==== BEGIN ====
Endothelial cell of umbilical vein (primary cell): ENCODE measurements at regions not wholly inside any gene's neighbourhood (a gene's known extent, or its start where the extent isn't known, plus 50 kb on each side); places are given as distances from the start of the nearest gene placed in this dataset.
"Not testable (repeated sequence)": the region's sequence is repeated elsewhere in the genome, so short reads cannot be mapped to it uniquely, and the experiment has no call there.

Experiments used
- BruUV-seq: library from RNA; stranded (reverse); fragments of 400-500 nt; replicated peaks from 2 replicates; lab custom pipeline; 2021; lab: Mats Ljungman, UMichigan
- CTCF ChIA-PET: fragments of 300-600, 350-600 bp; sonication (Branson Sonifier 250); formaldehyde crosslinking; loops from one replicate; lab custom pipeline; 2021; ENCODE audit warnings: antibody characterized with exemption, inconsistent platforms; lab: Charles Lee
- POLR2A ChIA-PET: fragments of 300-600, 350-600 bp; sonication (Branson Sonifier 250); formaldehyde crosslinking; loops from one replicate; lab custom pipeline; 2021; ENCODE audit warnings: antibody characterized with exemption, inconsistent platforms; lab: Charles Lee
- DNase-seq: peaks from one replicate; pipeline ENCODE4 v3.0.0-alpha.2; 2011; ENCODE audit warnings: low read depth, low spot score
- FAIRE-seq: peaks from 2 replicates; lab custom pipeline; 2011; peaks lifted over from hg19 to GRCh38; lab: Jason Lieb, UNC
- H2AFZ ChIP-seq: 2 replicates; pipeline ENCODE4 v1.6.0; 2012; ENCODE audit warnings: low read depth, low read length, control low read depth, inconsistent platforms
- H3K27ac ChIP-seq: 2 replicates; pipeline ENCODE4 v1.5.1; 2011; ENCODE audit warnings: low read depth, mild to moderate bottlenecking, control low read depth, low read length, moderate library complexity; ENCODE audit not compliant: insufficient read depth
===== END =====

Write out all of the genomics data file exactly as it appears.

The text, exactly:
Endothelial cell of umbilical vein (primary cell): ENCODE measurements at regions not wholly inside any gene's neighbourhood (a gene's known extent, or its start where the extent isn't known, plus 50 kb on each side); places are given as distances from the start of the nearest gene placed in this dataset.
"Not testable (repeated sequence)": the region's sequence is repeated elsewhere in the genome, so short reads cannot be mapped to it uniquely, and the experiment has no call there.

Experiments used
- BruUV-seq: library from RNA; stranded (reverse); fragments of 400-500 nt; replicated peaks from 2 replicates; lab custom pipeline; 2021; lab: Mats Ljungman, UMichigan
- CTCF ChIA-PET: fragments of 300-600, 350-600 bp; sonication (Branson Sonifier 250); formaldehyde crosslinking; loops from one replicate; lab custom pipeline; 2021; ENCODE audit warnings: antibody characterized with exemption, inconsistent platforms; lab: Charles Lee
- POLR2A ChIA-PET: fragments of 300-600, 350-600 bp; sonication (Branson Sonifier 250); formaldehyde crosslinking; loops from one replicate; lab custom pipeline; 2021; ENCODE audit warnings: antibody characterized with exemption, inconsistent platforms; lab: Charles Lee
- DNase-seq: peaks from one replicate; pipeline ENCODE4 v3.0.0-alpha.2; 2011; ENCODE audit warnings: low read depth, low spot score
- FAIRE-seq: peaks from 2 replicates; lab custom pipeline; 2011; peaks lifted over from hg19 to GRCh38; lab: Jason Lieb, UNC
- H2AFZ ChIP-seq: 2 replicates; pipeline ENCODE4 v1.6.0; 2012; ENCODE audit warnings: low read depth, low read length, control low read depth, inconsistent platforms
- H3K27ac ChIP-seq: 2 replicates; pipeline ENCODE4 v1.5.1; 2011; ENCODE audit warnings: low read depth, mild to moderate bottlenecking, control low read depth, low read length, moderate library complexity; ENCODE audit not compliant: insufficient read depth